N. America average daily FX volume rose in April 2021 -NY Fed FX survey
By Saqib Iqbal Ahmed
NEW YORK (Reuters) - Daily currency volumes in North America rose in April 2021, compared with October 2020 and from a year earlier, according to a semi-annual survey by the New York Federal Reserve's Foreign Exchange Committee released on Tuesday.
Daily FX volume climbed to $966.7 billion in April 2021, up 3.6% from the October 2020 survey period, and 26.4% stronger when compared with the prior year.
Trading on London's foreign exchange market reached a record high in April of $3 trillion in average daily turnover, the Bank of England said on Tuesday, with significant rises in dollar, sterling, Japanese yen and commodity-linked currency volumes.
Volatility in FX markets has fallen since a COVID-19-triggered rout in 2020, but with trading volumes across record-high stock markets continuing to surge into 2021, demand for buying and selling currencies has only grown.
"Despite volatility being much reduced, the global economy is in a much better state now than a year prior," said Michael Brown, senior analyst at payments firm Caxton in London.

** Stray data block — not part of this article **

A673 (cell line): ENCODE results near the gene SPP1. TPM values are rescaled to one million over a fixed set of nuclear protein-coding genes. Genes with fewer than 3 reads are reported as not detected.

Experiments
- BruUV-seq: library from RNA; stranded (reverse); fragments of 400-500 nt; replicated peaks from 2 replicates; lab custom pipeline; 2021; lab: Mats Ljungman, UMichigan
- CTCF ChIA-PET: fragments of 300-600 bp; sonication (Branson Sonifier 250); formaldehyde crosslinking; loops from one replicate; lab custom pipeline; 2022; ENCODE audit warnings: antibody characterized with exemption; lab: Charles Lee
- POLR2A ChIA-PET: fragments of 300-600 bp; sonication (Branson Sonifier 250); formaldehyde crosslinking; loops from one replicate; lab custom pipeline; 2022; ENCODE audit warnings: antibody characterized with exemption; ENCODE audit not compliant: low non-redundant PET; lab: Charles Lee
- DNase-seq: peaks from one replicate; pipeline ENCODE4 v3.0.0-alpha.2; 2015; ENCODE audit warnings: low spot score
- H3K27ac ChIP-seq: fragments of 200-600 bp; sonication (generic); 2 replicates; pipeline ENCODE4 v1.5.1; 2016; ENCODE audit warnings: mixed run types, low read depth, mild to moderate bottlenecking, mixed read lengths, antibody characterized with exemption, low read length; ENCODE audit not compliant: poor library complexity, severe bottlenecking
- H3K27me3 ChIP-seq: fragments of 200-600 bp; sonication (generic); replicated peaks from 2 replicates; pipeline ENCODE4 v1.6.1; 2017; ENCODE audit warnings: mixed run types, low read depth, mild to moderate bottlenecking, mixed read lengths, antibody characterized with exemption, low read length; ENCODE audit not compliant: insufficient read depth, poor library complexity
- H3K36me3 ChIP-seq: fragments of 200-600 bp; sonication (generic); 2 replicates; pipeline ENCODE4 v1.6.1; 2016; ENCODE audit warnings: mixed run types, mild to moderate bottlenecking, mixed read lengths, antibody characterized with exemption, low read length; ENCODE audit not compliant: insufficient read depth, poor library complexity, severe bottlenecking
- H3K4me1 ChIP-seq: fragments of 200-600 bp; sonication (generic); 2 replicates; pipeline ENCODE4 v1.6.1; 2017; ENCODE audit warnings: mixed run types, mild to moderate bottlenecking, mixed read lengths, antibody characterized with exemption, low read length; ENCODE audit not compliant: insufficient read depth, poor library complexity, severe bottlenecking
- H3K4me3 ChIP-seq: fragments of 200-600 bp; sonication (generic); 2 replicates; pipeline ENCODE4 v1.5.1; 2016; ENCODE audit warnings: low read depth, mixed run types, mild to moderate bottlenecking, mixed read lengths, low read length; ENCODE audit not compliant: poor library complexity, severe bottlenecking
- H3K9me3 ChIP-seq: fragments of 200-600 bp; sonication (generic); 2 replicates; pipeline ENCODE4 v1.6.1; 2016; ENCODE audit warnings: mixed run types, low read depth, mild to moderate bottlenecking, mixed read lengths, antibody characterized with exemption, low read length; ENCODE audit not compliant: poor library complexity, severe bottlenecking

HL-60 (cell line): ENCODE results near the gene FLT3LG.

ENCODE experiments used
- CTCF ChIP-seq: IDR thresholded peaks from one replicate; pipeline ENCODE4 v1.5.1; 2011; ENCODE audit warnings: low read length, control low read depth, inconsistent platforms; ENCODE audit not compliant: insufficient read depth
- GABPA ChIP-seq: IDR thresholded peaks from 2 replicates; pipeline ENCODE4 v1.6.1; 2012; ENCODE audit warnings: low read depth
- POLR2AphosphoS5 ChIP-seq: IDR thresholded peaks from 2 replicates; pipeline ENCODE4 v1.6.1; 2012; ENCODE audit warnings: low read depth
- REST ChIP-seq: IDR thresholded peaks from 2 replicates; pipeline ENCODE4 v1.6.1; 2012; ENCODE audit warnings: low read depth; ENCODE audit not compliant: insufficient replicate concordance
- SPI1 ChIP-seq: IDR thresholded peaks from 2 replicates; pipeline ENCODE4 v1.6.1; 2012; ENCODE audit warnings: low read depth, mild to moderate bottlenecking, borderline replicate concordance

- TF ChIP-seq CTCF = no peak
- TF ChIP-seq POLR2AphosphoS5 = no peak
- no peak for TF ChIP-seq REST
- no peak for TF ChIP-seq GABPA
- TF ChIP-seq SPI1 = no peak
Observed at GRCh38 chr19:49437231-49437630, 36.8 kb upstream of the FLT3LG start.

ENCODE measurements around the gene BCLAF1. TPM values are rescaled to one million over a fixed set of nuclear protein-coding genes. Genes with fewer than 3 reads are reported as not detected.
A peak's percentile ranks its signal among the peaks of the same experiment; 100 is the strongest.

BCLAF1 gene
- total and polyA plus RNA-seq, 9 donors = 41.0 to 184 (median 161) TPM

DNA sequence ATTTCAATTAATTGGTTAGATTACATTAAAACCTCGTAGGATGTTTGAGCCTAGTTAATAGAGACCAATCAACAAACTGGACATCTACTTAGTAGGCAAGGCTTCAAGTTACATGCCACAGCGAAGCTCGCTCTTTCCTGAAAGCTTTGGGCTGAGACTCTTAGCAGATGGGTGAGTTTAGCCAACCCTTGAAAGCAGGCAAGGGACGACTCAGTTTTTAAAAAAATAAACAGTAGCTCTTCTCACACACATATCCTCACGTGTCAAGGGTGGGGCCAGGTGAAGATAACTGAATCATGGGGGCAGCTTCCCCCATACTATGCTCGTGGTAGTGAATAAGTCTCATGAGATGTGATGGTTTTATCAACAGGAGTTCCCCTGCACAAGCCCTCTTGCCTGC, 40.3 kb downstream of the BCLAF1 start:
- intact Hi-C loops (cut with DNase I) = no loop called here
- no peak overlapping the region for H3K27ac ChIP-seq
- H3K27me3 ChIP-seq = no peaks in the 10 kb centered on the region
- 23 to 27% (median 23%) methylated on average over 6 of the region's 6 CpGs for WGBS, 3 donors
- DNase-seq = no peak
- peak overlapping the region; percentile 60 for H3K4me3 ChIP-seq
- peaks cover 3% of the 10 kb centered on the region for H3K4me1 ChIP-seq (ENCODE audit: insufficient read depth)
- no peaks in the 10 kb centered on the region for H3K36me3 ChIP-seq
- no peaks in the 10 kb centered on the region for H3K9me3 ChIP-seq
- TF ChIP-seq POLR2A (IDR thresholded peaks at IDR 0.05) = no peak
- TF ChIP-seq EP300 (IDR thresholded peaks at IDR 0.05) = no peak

"This necessitates more cross-border trade, more M&A, more payments etc - all things that would be associated with a recovering economy and all generating more FX flows," said Brown.
Year-over-year trading volume growth looks especially strong given the April 2020 period was near the peak of the coronavirus-induced panic when liquidity shrank across most markets and traders grappled with global central bank intervention that pushed interest rates to zero.
Trading volume in April 2021 is likely to have benefited from investors positioning for normalization of monetary policy, Brown said.
For North America, year-over-year, average daily volumes increased in spot, forward, swap and Over-The-Counter (OTC) option transactions, while only spot and swap transactions logged an increase compared with the October 2020 period, the survey showed.
Compared with the October 2020 survey period, the largest increases in volume across all instruments by currency pair occurred in euro-U.S. dollar and U.S dollar-Canadian dollar pairs.
(Reporting by Saqib Iqbal Ahmed in New York; Editing by Franklin Paul and Matthew Lewis)
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